The old adage "an ounce of prevention is worth a pound of cure” is certainly true when managing wheat diseases. While the exact impact is hard to measure, let’s look at Kansas, where wheat diseases are closely tracked. The estimated cumulative disease loss ‒ excluding nematodes ‒ for the 2019 Kansas wheat crop was 13.2% or 46.2 million bushels. According to researchers at Kansas State University, 2019 was an average year for wheat disease; the most important diseases throughout the state were stripe rust (4.6% loss), leaf rust (3.0% loss) and Fusarium head blight (2.1% loss). Cool temperatures and frequent rainfall throughout the spring and summer in 2019 likely contributed to disease prevalence.
Although wheat growers can’t control the weather, they can take a holistic, integrated pest management approach to minimize yield lost to disease. Many disease-prevention strategies can be implemented before the seed is even in the ground.
Growers who take an integrated approach:
In many cases, these management practices will successfully prevent or minimize disease. However, when environmental conditions are favorable, diseases can still occur. That’s why strategic, frequent scouting and timely application of a fungicide with the activity to control the specific disease is essential.
Wheat diseases to be aware of early in the season are leaf rust, powdery mildew, Pythium (cottony blight or grease spot), septoria leaf spot and stripe rust. Your Southern States agronomist can help with disease identification and offer suggestions for the most appropriate product and application timing.
Across the wheat-growing regions in the United States, Fusarium head scab (head blight) is the most predominant disease impacting wheat production. Head scab is caused by the fungus Fusarium graminearum, which attacks the grain to produce mycotoxins, the most common of which is deoxynivalenol (DON) or vomitoxin that can cause serious yield losses and grain damage. Mycotoxin presence in grain often results in price reductions because excessive levels of DON or vomitoxin limit the grain’s use in feed and food.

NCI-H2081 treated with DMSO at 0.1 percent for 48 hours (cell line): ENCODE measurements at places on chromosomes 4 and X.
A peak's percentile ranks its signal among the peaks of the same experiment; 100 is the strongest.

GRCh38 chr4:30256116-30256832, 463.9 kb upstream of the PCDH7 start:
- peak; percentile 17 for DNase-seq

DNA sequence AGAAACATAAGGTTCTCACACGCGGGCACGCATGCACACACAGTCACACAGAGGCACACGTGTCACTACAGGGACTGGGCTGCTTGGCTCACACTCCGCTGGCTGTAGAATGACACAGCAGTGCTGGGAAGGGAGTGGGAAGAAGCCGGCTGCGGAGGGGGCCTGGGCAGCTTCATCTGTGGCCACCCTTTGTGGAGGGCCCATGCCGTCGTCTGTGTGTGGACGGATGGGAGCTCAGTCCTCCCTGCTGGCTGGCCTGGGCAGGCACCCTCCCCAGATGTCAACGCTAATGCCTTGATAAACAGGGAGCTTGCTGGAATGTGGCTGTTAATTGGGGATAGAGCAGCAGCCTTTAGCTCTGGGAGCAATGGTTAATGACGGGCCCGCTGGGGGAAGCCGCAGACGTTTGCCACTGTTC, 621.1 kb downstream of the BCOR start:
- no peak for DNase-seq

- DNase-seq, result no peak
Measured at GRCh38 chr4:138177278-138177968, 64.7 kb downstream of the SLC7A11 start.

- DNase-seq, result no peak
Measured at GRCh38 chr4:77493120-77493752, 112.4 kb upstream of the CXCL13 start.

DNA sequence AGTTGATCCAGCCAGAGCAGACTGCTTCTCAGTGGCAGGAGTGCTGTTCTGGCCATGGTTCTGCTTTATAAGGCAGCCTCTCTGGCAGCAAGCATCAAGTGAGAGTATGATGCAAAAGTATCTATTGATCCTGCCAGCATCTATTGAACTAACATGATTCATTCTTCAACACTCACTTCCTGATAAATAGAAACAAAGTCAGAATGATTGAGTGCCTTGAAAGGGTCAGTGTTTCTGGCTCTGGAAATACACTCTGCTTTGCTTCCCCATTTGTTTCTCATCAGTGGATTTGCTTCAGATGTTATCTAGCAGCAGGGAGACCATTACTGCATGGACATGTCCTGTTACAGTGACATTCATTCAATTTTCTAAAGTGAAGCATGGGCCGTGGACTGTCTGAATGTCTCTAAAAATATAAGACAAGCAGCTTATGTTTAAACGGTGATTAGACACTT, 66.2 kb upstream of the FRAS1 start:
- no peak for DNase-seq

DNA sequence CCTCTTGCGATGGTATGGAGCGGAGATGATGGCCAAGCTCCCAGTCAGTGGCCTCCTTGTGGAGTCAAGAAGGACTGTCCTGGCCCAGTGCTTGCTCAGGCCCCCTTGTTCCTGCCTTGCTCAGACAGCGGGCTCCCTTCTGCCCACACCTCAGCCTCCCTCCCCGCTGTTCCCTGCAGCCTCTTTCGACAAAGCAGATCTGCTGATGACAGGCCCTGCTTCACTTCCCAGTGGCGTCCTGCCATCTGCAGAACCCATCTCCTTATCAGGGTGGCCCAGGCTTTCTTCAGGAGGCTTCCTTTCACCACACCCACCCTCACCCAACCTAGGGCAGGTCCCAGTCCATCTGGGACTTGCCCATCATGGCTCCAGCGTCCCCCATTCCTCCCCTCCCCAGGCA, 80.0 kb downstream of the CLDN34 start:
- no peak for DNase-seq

Major outbreaks of Fusarium head blight are associated with specific weather patterns prior to the flowering of the wheat crop.
As with all crop diseases, head scab is best managed with an integrated approach, beginning with selection of the best available genetically resistant variety, supplemented by application of a fungicide (either Prosaro®, Miravis® Ace or Caramba®) at the beginning of flowering (Feekes growth stage 10.5.1).
When a fungicide can’t be applied on the day when most of the field is flowering, an application two to six days after that will still help suppress the disease.
In addition to scouting, growers can take advantage of an online tool that is available to help assess the risk of Fusarium head scab. During the growing season, the Fusarium Head Blight Prediction Center uses models based on observed weather patterns to predict the risk of a major epidemic (greater than 10% field severity).
Always read and follow all label directions and precautions when applying a fungicide.